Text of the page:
Land-Use “Bullies” Put On Notice

Update: Langford’s mayor has given in and scheduled a new public hearing. News report here.

When I don’t blog for a while, it’s usually because I’m out causing trouble for malevolent public officials or unethical developers. But it’s all good, because then I can come back here and dish the dirt with photos and video and all that happy shit.

I’m a founding member of Vancouver Island Community Forest Action Network (VIC FAN), a tiny non-profit group that’s challenging the big boys of Bear Mountain. This week, we scored some points in the mainstream media.

Here’s the VIC FAN posse backing me up at Langford City Hall, February 27, 2009. Photo: Edward Hill/Goldstream News Gazette staff

VIC FAN is challenging a public hearing where Langford’s mayor verbally abused and intimidated residents opposed to the Bear Mountain Parkway and South Skirt Mountain Village development. News reports from the hearing on February 23 show an angry Mayor Stew Young browbeating a retired schoolteacher, calling her remarks “negative” and telling her to “sit down.” Other speakers were repeatedly interrupted and confronted by the mayor, who had earlier told reporters that he believes the development should be approved regardless of the public’s objections.

My neighbours want to protect wildlife habitat and water quality for the enjoyment of the whole community, and the way they were treated at the hearing is absolutely appalling.

The media frenzy is still in full swing. Behold:

Critics of Langford Development Assail Mayor’s Conduct
(Times Colonist, front page — above the fold, February 28, 2009)

Activists seek fresh public hearing
(Goldstream Gazette, March 4, 2009)

Langford mayor tangles with citizens over Skirt Mountain development (Times Colonist, February 24, 2009)

VIC FAN has since learned that the city and the developers have failed to notify — let alone consult with — the Tsartlip First Nation, which claims SPAET (Skirt) Mountain as part of its traditional territory. For thousands of years, the mountain has been a shared site where families from the Esquimalt, Songhees, Tsartlip and other First Natons would gather for ceremonies and celebrations.

Now we’re demanding a new public hearing on the South Skirt Mountain development. A February 27 letter to Mayor Stew Young and Langford City Council spells out several violations of the Local Government Act, and warns that if Langford adopts the controversial Skirt Mountain rezoning bylaw, it could be quashed by the Supreme Court.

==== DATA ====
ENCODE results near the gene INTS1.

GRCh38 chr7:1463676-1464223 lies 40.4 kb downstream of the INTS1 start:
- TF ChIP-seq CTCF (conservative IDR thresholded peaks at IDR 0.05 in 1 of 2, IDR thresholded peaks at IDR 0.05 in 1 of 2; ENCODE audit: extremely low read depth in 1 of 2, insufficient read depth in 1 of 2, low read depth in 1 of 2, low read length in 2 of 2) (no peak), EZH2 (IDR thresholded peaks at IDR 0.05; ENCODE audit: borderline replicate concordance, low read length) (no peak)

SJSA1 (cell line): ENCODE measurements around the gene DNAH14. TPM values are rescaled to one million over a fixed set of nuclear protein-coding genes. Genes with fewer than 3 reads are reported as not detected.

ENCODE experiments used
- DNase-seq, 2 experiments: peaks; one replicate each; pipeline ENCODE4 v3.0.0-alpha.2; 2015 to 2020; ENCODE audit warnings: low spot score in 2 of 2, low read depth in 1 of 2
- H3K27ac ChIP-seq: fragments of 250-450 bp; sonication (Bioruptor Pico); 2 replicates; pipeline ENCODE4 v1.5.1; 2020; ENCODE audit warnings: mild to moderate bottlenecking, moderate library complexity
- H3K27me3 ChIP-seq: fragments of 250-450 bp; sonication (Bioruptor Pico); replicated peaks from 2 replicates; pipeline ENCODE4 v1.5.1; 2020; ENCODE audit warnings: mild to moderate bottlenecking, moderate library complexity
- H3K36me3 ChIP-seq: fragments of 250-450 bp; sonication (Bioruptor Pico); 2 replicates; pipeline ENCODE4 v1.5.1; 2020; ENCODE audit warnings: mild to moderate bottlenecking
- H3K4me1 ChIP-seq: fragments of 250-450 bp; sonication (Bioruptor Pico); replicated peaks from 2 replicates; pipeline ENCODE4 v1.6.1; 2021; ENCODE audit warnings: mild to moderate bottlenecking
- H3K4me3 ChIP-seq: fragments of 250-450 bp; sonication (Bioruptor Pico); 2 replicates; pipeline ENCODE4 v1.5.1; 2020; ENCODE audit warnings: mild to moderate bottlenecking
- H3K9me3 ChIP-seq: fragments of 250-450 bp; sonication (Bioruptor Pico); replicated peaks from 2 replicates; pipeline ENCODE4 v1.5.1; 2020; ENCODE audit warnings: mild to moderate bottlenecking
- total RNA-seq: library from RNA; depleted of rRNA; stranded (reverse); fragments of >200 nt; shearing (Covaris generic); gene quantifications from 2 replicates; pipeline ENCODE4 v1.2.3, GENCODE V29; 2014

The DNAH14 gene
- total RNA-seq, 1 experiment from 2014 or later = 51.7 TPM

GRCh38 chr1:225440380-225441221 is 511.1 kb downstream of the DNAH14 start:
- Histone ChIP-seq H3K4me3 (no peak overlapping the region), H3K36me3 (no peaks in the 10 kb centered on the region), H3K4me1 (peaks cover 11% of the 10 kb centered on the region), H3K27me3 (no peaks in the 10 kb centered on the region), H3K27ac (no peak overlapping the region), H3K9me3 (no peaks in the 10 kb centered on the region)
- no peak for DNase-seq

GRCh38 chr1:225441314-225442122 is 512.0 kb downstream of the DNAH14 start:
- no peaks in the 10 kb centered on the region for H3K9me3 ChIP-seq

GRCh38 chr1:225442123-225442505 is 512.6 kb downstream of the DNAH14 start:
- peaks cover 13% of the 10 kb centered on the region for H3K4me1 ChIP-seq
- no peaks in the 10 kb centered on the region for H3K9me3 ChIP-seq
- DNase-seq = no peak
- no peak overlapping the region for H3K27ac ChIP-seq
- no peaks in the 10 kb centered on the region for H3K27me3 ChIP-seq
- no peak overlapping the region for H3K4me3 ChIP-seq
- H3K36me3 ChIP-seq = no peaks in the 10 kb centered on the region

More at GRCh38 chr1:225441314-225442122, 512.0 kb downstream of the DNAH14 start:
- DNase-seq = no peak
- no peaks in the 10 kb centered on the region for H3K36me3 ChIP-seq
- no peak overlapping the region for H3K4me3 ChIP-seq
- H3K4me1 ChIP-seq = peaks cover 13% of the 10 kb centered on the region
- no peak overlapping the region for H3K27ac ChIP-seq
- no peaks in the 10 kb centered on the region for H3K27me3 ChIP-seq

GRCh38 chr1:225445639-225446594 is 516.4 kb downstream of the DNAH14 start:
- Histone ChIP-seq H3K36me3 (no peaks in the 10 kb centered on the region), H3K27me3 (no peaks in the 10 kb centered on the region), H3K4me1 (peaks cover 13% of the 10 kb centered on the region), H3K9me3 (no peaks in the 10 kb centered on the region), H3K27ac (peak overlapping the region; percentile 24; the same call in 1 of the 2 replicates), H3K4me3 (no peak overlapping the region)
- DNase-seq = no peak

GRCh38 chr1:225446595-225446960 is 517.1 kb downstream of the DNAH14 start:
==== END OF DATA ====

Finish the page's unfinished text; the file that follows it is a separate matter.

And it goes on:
I went down to City Hall yesterday, gave the letter to a city staff person and told him, “We’re putting the City of Langford on notice that we won’t tolerate bullying citizens who raise legitimate concerns about environmental destruction.”

In the letter to Langford’s mayor and council, our lawyer Irene Faulkner notes that:

  • Pertinent documents, such as an archaeological report, were not made available to members of the public;
  • Some speakers were interrupted and berated by the Mayor;
  • Audience members heckled and jeered at speakers.

The letter continues: “Such conduct suggests that those charged with making the decision were not amenable to any persuasion, but rather went through the motions of holding a hearing with a totally closed mind.”

Provincial statutes and past Supreme Court cases set a clear standard for public hearings on land use, which are considered “quasi-judicial” and expected to maintain “courtroom-like decorum.”

The controversial South Skirt Mountain Village proposal includes 2800 housing units, a village centre and an ecological centre that will decimate the remaining native garry oak and arbutus ecosystems on the steep hillside east of Goldstream Provincial Park and south of Bear Mountain Resort. The west side of the development plan abuts the Florence Lake neighbourhood.

Mayor Young revealed at Monday’s meeting that the city is seeking federal and provincial infrastructure funding for the South Skirt plan, in addition to the Bear Mountain Parkway and the Spencer Road Interchange, which are already under construction.

The interchange project and Bear Mountain Resort itself have been dogged by protests from environmentalists and First Nations people since November 2006. Two caves considered important cultural sites were destroyed during the construction of the interchange and the resort’s second golf course in 2008. In February 2008, more than 60 RCMP officers raided a protest camp and arrested five people. Their charges were later dropped, and a Public Complaints Commission investigation is ongoing.

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